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The psalmist asked the same question that is asked by man in each generation. “For what futility have you created all the children of men?” (Psalm 89:47, NKJV). In the NET it reads, “Why do you make all people so mortal?” And the NLT (New Living Translation) reads, “Remember how short my life is, how empty and futile this human existence!”

There are circumstances in life that drive people to express such sentiments, but in their expressive frustrations, many choose different answers. The psalmist never lost sight of rationality; he knew well the Lord God brought man into existence. He was not of the irrational mindset that said the material universe came into existence from nothing, absolutely nothing. Neither was he of the silly notion that the material universe has always existence. He may not have known much, but he knew that he was brought into existence by a power, force, mind greater than anything of human creation.

No, the psalmist was clear thinking, but his frustrations on this occasion were great. “What is the point of life!” he yells out.

If he was so rational and concluded that God brought it into existence, why is it that others who are equally rational conclude that God does not exist? Two reasons, I suppose. First, there is a strong desire and inclination to reject anything that is religious. Is it a matter of evidence? Not really. It is a matter of one’s desire to not be constrained or required to think that the One who created is the One to whom we must give an account. A second reason is directly related to morality. If there is no God, then there is no moral code higher or greater than the one who made up the code he lives by. Strangely, for some, this is a liberating way of thinking. It is liberating until the moral code of another directly and adversely affects the one who rejected God.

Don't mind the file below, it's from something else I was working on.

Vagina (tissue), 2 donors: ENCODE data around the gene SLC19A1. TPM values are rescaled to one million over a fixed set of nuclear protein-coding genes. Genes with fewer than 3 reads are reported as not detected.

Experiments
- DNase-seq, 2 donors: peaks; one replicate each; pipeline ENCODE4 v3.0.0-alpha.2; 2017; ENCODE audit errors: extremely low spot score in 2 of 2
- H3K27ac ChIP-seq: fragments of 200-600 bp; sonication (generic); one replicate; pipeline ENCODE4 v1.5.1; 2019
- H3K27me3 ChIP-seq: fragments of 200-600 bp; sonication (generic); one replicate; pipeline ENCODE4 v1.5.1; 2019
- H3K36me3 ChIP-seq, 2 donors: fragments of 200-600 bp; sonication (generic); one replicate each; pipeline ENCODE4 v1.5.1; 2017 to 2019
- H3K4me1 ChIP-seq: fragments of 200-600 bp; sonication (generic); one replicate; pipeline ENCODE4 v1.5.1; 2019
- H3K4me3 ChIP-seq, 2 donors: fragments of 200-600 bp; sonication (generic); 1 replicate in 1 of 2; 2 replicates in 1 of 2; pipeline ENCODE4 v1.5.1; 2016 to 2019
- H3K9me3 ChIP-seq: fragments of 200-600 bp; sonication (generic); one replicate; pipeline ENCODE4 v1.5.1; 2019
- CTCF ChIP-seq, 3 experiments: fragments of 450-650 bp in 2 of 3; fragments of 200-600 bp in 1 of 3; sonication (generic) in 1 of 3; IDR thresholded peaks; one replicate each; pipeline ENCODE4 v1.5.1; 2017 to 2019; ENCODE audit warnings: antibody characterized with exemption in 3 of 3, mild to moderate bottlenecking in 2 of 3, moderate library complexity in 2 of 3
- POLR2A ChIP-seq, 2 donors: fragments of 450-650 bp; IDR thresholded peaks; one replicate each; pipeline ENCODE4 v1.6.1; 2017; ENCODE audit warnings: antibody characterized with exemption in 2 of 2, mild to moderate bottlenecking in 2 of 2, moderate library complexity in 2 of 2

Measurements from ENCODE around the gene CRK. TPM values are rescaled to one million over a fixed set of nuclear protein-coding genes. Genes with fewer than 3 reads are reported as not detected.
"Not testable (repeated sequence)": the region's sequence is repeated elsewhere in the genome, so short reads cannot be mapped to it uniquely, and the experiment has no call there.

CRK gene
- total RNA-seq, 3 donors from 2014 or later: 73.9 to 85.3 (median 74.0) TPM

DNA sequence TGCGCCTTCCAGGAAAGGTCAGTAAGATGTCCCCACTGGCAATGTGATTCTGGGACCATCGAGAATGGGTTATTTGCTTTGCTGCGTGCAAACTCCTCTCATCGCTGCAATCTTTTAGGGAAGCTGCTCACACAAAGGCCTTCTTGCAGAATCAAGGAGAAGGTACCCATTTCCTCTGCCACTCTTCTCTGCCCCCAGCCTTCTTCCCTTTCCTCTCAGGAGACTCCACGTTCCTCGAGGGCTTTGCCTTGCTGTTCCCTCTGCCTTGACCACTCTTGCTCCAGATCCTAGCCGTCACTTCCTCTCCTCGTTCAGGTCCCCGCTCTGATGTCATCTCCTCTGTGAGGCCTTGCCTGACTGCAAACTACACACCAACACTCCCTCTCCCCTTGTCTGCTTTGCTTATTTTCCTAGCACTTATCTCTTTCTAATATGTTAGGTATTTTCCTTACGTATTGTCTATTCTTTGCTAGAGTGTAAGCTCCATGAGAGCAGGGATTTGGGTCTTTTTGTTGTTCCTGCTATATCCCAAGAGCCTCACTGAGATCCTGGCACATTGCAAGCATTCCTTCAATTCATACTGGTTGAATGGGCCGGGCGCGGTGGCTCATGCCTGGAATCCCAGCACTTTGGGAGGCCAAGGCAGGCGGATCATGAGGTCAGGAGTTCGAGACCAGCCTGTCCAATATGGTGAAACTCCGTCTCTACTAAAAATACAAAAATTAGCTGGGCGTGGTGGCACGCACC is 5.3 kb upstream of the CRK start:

The psalmist understood all these things. Earlier in the Psalm, he wrote, “Righteousness and justice are the foundation of your throne; steadfast love and faithfulness go before you” (89:14, ESV). What does man know about righteousness, or justice? If he is wise he knows that with the Lord both exist, but without he knows that both are arbitrary. With the Lord there is no futility. RT